How to buy your weekly food shop for £10

By Ellie Ideson

We’ve all been there. When you pop to the supermarket for some milk and bread and come back with ice cream, cookies and a bottle of wine. That £2 you were meant to spend turning into £10 for one night of movie snacks and not much else. Budgeting is hard, preparing food for the week as a student is even harder. You don’t know if you’ll even be in tonight to eat, let alone having the time, or motivation, to actually cook. But planning is key to not overspending on food each week and it is a great habit to get into. It will save you money, probably make you eat healthier and will allow you to impress your flat mates with your new cooking skills. So here are some tips on buying your weekly shop for just £10 if you plan well, prepare your meals and are not afraid to try new things.

Buy vegetables loose

If you take anything away from this, take this: vegetables are so much cheaper to buy loose. Being a student you will most likely only be cooking for yourself, so a bag of four courgettes is too much and half will end up in the bin. Even at supermarkets like Sainsbury’s you can pick up a loose onion for 17p, a carrot for 11p, a whole broccoli for 37p. Fancy a jacket potato? Great, you can pick one up for 27p. Not only does this save you money, but it also reduces waste and gives you a variety.

Learn to cook

You don’t need to be the next Gordon Ramsey, but learning to cook will help you save money and eat healthier. Take-aways and ready meals are great for one-offs, but eating them every day is costly, boring and unhealthy. Cooking can be very simple and there are so many student recipe books out there and online. If you are looking for the queen of budgeting, look no further than Jack Monroe. Her recipes are cheap, tasty and easy to make.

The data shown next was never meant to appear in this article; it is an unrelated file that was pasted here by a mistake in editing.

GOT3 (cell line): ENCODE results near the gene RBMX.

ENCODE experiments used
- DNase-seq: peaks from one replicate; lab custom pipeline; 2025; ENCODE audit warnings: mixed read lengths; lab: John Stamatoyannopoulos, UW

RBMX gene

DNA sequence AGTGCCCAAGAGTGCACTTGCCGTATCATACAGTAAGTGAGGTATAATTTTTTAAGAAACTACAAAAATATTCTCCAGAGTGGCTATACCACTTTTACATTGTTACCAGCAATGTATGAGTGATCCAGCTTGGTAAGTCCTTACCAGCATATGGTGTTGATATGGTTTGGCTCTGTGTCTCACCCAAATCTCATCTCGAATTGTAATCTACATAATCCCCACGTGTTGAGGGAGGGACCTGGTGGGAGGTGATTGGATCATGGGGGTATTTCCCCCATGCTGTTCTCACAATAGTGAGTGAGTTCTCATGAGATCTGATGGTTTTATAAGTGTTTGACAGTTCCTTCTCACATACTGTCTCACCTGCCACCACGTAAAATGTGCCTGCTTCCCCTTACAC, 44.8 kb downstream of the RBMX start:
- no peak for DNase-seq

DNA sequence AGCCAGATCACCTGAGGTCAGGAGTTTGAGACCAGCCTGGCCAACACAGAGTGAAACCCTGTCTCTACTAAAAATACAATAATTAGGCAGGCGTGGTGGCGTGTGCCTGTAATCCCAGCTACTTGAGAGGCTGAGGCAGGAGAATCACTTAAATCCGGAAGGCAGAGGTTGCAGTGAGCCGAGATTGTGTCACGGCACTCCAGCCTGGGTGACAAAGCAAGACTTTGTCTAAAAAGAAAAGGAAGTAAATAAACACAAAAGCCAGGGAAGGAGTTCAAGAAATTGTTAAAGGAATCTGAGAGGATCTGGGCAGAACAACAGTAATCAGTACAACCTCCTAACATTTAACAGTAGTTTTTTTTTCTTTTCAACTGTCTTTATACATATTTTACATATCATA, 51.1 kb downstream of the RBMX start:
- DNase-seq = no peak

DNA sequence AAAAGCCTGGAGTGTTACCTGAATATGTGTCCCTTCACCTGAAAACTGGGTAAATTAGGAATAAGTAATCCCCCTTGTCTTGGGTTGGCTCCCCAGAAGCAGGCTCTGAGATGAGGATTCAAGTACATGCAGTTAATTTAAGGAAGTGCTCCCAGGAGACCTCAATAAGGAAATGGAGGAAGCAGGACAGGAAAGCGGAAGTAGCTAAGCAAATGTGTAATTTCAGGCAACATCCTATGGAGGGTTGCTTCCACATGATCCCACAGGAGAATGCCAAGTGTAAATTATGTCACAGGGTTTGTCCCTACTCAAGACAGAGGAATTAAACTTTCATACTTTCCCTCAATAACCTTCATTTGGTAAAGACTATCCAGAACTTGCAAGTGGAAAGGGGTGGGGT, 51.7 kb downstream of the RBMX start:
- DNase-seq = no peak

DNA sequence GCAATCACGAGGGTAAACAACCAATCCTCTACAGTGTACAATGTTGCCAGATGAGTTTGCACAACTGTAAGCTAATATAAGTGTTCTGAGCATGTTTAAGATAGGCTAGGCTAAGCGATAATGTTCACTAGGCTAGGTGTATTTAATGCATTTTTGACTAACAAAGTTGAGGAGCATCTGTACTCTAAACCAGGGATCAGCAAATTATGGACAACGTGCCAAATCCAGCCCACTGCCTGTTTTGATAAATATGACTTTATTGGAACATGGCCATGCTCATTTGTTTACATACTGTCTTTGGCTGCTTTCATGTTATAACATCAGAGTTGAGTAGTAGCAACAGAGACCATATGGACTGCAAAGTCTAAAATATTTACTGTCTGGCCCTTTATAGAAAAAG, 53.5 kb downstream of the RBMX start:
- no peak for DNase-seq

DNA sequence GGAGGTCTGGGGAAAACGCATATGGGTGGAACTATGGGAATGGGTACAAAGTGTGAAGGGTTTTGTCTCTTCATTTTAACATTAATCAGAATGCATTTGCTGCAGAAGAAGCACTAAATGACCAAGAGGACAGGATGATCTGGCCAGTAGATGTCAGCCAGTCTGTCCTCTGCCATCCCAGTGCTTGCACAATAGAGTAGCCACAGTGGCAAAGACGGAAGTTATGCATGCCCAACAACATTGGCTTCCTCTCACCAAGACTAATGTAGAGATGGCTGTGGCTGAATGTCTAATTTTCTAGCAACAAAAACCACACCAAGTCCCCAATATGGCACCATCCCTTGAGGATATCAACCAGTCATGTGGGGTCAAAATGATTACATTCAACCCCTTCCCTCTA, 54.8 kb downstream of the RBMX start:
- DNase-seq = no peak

Buy value

There has always been a stigma attached to value ranges in supermarkets, but like David Ellis, editor of studentmoneysaver.co.uk, wrote in The Telegraph: “The bottom ranges deliberately have unattractive packaging and unappealing names like ‘Value’”. Why? Because supermarkets are businesses and want you to spend as much money as you can. Value ranges are cheap and mostly do not taste any different to the ones more expensive.

Food staples that will fill you up

Cans. Value cans, even better. By being on a low budget you need to think carefully on what is going to fill you up for the longest, be nutritious and satisfying. The best go-to in the cans range are beans, pulses and lentils. With a can of kidney beans at 35p, chickpeas at 45p, a bag of red lentils for £1, that’s less than £2 on staples that could serve you dinner for a week (obviously cooked in a tasty recipe). Even for breakfast, you can pick up tins of beans for 25p which will keep you full until lunch. Be smart about what you buy.

But as much as these tips will keep you full on a shoe-string budget, remember to plan first, never go to the supermarket hungry (you will overspend) and don’t be afraid to try new things. Good luck.

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